Graco Pack ‘n Play with reversible napper and changer

{Find it here on Amazon} This bad boy is easily packed up and taken places so your baby always has a safe place to sleep and play. Plus it has a bassinet on top which flips to be a changing station, so you can set it up in your bedroom and let your little one sleep there at night if you want. Otherwise, you might want to buy a full bassinet to keep in your room during the first few months. If you go with the Pack ‘n Play, though, it’s all in one (the main reason we went that route). You’ll also want to register for a couple of the Pack ‘n Play mattress sheets (on Amazon here) and possibly a separate, more comfy mattress than the one it comes with (such as the Dream on Me), if you’re planning on using it long-term.


Bath Time Supplies

  • Go with the cheap blue bathtub that everyone gets (Walmart has them here) with the infant sling in it for when your baby is super itty bitty. No need to get fancy in this area.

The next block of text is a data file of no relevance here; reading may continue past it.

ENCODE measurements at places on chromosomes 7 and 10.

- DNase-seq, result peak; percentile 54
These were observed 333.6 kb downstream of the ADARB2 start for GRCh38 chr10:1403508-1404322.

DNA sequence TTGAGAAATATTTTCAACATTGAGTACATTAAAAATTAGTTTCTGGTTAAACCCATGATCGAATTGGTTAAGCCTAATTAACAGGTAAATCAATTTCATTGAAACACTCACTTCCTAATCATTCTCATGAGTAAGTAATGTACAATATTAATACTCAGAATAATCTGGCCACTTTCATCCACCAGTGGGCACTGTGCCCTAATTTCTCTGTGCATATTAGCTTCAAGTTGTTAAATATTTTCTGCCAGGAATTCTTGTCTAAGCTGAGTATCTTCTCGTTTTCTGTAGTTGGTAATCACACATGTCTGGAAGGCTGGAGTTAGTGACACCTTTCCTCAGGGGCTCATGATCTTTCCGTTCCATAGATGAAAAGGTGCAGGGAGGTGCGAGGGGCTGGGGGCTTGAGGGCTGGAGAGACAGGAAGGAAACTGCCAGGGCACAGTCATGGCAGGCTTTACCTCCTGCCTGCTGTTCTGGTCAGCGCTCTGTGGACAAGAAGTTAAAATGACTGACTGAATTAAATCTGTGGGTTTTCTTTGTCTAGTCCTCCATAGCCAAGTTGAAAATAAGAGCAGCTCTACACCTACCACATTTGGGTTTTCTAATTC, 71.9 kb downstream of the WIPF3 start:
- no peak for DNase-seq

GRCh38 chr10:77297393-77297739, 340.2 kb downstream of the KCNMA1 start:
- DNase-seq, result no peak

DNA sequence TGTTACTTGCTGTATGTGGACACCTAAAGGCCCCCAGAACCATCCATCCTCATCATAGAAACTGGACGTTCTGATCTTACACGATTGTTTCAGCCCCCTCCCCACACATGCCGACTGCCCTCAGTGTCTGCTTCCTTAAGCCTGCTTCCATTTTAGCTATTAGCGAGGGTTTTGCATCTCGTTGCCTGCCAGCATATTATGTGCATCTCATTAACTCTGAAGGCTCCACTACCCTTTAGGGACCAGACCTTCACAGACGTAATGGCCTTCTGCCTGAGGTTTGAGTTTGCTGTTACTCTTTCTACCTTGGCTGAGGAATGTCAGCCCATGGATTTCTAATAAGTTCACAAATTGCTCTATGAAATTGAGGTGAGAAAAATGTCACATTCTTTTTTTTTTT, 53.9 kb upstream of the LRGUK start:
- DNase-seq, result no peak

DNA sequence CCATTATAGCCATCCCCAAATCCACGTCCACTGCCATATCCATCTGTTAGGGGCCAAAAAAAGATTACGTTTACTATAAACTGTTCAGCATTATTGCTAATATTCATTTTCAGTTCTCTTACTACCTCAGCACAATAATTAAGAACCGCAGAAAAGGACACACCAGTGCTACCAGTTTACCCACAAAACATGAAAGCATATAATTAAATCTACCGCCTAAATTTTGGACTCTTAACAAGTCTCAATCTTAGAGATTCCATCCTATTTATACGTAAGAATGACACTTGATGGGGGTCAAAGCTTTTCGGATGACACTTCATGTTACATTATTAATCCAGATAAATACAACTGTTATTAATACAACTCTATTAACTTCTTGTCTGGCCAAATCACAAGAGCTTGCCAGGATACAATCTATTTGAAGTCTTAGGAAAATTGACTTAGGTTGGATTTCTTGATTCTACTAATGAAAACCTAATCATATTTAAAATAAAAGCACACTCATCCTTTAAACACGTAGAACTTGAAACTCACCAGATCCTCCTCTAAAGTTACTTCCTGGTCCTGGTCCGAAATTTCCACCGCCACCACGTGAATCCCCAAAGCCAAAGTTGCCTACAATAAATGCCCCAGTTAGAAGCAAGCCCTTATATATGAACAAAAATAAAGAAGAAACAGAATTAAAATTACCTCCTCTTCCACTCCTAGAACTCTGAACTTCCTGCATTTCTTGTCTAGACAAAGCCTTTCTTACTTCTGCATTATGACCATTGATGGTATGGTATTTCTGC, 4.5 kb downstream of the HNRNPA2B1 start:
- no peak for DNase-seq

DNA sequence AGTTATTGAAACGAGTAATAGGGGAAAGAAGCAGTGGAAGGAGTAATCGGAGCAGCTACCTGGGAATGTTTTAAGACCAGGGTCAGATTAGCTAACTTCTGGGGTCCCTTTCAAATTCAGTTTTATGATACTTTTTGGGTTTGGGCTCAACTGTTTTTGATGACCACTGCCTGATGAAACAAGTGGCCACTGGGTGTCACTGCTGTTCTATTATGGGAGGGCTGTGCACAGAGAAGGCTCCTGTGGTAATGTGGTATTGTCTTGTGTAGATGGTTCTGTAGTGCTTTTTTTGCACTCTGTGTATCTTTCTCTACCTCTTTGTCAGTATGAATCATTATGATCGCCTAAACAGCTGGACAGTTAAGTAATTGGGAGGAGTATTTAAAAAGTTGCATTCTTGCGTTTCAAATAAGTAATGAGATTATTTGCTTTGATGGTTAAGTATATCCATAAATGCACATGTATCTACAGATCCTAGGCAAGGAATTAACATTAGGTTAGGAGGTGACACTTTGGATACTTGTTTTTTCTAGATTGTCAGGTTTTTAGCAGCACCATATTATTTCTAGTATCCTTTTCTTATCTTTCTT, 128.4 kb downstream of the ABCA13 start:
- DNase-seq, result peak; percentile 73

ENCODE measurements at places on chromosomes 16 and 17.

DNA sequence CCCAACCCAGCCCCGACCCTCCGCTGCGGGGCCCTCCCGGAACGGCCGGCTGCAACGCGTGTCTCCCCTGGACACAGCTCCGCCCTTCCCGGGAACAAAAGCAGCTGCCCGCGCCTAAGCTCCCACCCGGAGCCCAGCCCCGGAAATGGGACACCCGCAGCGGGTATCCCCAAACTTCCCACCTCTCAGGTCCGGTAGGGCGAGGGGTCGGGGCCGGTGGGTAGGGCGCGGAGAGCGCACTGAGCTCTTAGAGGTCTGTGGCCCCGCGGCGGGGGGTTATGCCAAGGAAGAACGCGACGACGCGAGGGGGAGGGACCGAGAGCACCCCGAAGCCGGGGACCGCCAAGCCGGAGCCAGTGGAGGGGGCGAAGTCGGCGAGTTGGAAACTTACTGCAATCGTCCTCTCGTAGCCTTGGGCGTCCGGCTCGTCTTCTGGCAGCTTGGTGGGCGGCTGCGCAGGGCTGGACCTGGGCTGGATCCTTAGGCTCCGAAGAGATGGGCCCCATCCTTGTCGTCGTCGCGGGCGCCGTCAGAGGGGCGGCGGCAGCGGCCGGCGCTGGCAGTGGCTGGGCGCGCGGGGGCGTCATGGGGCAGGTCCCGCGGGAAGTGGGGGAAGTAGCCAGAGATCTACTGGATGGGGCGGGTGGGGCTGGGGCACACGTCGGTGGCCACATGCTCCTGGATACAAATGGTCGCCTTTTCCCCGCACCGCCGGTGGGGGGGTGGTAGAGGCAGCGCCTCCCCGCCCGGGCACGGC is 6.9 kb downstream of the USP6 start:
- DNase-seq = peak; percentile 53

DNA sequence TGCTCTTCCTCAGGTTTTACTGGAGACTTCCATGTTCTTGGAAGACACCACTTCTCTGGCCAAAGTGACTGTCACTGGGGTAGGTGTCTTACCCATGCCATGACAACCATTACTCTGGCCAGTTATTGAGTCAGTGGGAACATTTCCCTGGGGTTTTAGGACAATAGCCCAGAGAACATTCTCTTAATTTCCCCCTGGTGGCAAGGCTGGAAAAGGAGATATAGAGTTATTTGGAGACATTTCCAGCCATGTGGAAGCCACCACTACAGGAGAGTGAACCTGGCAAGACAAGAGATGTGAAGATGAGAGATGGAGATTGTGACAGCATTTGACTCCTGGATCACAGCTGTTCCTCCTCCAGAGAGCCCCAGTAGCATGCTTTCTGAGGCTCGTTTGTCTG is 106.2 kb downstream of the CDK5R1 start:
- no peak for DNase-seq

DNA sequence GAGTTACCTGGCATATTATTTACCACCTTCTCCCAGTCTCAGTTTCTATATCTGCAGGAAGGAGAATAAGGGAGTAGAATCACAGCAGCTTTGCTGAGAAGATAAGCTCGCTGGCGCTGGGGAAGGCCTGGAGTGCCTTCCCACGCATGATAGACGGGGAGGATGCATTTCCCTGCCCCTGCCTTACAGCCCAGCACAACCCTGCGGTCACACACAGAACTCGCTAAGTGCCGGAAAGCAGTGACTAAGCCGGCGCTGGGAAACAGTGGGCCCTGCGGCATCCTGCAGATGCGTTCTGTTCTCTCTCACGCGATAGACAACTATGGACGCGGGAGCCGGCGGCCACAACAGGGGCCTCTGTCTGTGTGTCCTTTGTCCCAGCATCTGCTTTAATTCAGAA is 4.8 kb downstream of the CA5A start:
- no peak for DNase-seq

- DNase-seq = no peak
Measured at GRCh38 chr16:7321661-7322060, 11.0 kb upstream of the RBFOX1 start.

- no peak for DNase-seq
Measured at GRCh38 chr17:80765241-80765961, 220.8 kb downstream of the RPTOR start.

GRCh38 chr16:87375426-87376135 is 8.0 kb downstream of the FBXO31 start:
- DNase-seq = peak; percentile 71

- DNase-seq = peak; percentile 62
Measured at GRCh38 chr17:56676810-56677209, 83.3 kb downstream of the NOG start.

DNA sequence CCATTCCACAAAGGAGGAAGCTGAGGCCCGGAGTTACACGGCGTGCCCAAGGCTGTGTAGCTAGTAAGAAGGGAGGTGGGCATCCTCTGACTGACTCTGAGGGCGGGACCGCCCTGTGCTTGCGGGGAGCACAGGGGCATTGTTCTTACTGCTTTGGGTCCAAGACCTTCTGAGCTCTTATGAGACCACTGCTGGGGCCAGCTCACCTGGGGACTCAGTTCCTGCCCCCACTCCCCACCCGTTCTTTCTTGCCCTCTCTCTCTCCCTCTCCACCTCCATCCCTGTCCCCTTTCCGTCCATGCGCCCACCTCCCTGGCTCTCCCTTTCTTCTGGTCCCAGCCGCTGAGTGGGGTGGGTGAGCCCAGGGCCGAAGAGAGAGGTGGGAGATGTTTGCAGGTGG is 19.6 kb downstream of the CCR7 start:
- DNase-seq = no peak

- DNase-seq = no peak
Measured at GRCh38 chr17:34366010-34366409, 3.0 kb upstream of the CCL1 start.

• We use plain old Johnson & Johnson products for shampoo, body wash, and lotion (you can register for the gift set if you prefer).
  • And make sure you throw some washcloths and hooded towels on the registry for your babe, too.

Sleepy Supplies

  • First off, you’ll definitely want to register for some swaddle blankets. You can get specific “swaddlers” that just velcro so you don’t have to worry about wrapping and folding and all that black magic, but Jameson never liked those. We ended up buying a bunch of the adin + anais muslin blankets instead (kind of pricey but if someone buys them for you…scoreee!). They’re super breathable and can be used for swaddling of course, but we use them for lots of other things too.